By Yolande Brener
Although many New Yorkers may not know why the area from 135th Street to 155th Street on the west side is called Hamilton Heights, judging by the large turnout for the opening of his memorial, Alexander Hamilton has plenty of fans.
Around 1500 people traveled from as far as Seattle to honor Mr. Hamilton’s memory and Harlem’s great colonial history. A group of girls called “The History Peeps” traveled from Boston and Philadelphia to attend the event.
“Alexander Hamilton was the backbone of this country,” said one girl.
“He was badass,” said another. “America had horrible debt before he pushed for change.”
“He reformed the financial system,” said Hamilton impersonator, Ian Rose. “He also implemented judiciary review, meaning all crimes must be tried by a jury. Before that, people could be punished without a trial.”
Alexander Hamilton was one of the first anti-slavery advocates. During Ian Rose’s presentation as Hamilton, an attendee asked him, “What is the role of slavery in your household?”
“Slavery is repugnant to us,” replied Rose. “We have struggled to make America free. Now let us make her happy as well.”
Hamilton’s wife, Eliza, also made an appearance on stage.
“She is not accustomed to speaking in public,” Rose said, to laughter from the audience.
“He is also a poet,” Eliza said, before reading his sonnet, “Why I Sighed.”
“No joy unmixed my bosom warms, But when my angel’s in my arms.”
“Enough of that,” said Rose.
In the grounds, Jim Keyes and friends played colonial music, a fiber artist spun thread, and a blacksmith smelted and hammered tools. Children played with colonial toys and a chocolate maker demonstrated a traditional recipe for chocolate, which I learned contains pepper, cinnamon and nutmeg.
The gift shop sells this chocolate, as well as dolls, books, hand made soaps and gas-lamp style candleholders.
“The Hamilton biography was the most popular purchase,” said the cashier. “And the chocolate.”
The first floor of the house displays reproduction colonial furniture, including a table set up with antique playing cards and rum glasses. The ground floor displays a graphic timeline of Hamilton’s life. He was born in the Caribbean in 1755 and became an orphan by the age of 13. Alexander Hamilton determinedly worked his way up by studying at King’s College, now Columbia, becoming a lawyer and joining George Washington’s (who lived in the Jumel Mansion with the oldest colonial garden in the nation on 162nd Street and Edgecombe Avenue during part of the Revolutionary War around 1776 in Harlem ) staff in 1777. An important Founding Father, he helped draft the constitution and instigated crucial reforms in the legal and financial systems of America.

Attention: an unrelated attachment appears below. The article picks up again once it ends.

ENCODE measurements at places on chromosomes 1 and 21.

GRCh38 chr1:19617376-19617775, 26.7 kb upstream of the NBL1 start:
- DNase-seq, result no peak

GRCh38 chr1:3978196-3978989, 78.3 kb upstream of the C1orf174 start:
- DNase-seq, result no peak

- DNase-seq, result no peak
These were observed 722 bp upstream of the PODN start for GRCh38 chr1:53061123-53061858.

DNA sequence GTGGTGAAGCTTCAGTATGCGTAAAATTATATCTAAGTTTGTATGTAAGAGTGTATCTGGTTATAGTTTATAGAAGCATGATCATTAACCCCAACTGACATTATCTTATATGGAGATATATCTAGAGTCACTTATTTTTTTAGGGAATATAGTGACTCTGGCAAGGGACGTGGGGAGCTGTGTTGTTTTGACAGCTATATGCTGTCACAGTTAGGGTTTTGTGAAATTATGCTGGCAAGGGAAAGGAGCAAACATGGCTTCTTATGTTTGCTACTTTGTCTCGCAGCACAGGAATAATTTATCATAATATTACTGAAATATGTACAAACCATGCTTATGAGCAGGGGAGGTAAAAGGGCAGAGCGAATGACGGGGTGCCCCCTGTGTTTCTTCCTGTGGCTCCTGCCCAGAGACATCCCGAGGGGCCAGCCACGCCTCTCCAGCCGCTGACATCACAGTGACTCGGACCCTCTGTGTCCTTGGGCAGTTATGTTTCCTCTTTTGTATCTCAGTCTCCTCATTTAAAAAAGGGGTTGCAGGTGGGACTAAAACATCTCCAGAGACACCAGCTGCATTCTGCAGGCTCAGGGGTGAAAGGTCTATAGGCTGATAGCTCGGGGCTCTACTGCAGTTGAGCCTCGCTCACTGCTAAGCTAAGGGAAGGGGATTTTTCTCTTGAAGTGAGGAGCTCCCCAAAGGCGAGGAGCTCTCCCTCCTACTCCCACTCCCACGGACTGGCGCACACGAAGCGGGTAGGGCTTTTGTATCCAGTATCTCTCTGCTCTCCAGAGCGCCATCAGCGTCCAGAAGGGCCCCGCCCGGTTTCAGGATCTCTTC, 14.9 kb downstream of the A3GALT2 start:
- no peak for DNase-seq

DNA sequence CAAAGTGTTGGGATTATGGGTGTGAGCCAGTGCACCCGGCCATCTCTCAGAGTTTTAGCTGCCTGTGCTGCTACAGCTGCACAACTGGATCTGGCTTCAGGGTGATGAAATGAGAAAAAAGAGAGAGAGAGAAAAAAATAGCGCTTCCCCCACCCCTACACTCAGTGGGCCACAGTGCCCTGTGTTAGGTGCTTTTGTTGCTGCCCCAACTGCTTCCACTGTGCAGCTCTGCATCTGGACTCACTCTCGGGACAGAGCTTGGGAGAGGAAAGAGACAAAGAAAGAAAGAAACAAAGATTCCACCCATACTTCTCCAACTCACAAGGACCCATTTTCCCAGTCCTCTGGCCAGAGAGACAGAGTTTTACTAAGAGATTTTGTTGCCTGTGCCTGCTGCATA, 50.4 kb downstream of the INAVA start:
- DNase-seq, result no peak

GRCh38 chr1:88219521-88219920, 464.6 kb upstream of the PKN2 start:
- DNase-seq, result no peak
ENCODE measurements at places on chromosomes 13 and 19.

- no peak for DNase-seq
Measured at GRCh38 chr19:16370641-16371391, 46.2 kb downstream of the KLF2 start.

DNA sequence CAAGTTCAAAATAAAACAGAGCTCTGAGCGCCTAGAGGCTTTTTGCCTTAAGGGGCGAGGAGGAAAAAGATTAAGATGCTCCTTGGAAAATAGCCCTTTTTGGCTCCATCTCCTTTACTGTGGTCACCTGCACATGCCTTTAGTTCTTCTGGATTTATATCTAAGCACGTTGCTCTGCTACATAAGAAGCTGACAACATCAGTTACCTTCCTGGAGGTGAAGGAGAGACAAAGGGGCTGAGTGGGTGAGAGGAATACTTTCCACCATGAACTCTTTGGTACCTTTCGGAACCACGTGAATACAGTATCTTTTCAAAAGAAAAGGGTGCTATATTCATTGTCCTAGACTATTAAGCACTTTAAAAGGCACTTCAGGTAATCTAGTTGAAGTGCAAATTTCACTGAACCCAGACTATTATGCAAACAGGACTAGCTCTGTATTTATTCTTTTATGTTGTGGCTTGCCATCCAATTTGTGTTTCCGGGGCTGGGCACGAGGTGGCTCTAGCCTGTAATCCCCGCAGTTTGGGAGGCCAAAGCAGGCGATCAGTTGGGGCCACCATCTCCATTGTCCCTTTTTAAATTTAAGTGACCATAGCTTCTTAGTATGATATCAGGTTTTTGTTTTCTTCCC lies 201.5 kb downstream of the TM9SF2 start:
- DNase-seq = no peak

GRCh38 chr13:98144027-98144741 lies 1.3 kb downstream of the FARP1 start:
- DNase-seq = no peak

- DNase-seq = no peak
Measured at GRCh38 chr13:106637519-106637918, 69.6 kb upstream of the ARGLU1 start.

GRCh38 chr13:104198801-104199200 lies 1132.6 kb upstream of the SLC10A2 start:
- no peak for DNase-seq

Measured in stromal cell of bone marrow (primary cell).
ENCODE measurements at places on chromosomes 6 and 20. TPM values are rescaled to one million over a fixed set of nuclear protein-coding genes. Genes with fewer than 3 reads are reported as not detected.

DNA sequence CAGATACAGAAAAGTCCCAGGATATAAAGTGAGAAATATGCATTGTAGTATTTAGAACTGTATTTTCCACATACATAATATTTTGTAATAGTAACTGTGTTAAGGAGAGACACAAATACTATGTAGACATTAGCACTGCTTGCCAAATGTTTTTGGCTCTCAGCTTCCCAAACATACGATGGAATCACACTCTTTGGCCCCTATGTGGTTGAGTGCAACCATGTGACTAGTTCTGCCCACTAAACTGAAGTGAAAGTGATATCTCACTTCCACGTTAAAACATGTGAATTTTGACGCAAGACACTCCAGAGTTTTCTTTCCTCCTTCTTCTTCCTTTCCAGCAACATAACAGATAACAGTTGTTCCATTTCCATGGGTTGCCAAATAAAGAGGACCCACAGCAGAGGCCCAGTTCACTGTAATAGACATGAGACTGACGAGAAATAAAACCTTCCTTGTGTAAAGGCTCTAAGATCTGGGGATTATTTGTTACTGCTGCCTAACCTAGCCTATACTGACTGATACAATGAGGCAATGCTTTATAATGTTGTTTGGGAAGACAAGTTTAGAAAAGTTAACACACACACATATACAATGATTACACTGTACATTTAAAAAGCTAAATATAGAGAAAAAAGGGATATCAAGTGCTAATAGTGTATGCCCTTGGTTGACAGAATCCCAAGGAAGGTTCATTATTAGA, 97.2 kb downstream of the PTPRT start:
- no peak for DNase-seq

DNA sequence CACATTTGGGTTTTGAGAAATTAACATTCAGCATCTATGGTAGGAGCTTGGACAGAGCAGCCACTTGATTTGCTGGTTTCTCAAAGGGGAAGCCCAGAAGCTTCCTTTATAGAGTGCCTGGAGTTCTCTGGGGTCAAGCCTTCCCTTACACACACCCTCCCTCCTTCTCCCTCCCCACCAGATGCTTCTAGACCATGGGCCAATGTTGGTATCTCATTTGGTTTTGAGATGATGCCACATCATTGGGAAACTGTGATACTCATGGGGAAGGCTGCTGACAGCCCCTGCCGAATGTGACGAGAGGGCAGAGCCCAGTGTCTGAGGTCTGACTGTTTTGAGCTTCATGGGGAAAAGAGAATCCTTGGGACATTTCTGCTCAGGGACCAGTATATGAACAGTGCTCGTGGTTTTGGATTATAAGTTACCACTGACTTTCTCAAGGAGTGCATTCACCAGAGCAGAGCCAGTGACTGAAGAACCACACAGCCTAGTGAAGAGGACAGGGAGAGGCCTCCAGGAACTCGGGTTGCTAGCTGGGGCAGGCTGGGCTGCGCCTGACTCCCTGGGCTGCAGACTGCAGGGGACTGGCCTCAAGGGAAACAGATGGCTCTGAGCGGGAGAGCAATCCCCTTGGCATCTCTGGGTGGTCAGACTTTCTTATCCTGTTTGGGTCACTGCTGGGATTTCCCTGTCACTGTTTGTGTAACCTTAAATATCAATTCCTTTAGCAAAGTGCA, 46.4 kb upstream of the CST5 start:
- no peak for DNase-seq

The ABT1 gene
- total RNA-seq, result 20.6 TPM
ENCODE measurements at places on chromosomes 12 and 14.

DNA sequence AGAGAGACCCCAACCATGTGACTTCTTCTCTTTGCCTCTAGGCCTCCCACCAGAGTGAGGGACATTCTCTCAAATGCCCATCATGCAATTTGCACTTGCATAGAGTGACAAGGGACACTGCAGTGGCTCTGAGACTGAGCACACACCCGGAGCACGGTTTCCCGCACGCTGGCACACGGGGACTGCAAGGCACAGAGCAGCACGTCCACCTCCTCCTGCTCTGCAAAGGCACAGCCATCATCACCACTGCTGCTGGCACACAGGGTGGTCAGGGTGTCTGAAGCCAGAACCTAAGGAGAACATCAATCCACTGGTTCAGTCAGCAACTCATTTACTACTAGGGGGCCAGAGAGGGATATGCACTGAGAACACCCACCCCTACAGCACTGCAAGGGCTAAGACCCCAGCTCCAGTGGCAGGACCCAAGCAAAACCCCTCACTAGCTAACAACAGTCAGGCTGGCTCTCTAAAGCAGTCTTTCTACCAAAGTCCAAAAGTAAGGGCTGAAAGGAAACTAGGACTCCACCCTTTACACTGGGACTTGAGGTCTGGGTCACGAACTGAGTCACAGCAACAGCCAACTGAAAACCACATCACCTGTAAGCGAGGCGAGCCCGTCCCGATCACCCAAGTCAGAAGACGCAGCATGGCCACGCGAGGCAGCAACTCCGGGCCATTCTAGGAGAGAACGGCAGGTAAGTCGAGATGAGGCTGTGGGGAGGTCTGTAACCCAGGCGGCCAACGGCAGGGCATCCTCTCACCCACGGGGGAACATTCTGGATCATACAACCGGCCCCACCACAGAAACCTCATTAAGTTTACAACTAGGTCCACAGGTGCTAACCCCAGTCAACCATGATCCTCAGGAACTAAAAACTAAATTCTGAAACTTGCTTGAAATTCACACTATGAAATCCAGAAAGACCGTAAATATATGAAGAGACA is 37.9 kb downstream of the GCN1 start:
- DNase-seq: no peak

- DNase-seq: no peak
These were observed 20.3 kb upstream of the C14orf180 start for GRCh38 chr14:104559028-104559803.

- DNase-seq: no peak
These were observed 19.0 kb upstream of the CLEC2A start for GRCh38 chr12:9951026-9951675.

“My ambition is prevalent,” Hamilton said. Now, more than 200 years after his death during a duel, Hamilton himself might be surprised at how well loved he is as a historical figure.
“Hamilton isn’t in the popular consciousness as much as he deserves to be,” said Ranger Liam Strain. “It’s amazing what he accomplished considering his beginnings, and that’s the story.”
Hamilton Grange in its new St. Nicholas Park location will be open to the public from Wednesday to Sunday from 9am until 4.30pm.
Here’s a video regarding the historic move to this site location:
National Park Service site for Hamilton Grange: http://www.nps.gov/hagr/index.htm
Story and photographs by Yolande Brener, except for the last photograph by Rudy Collins.
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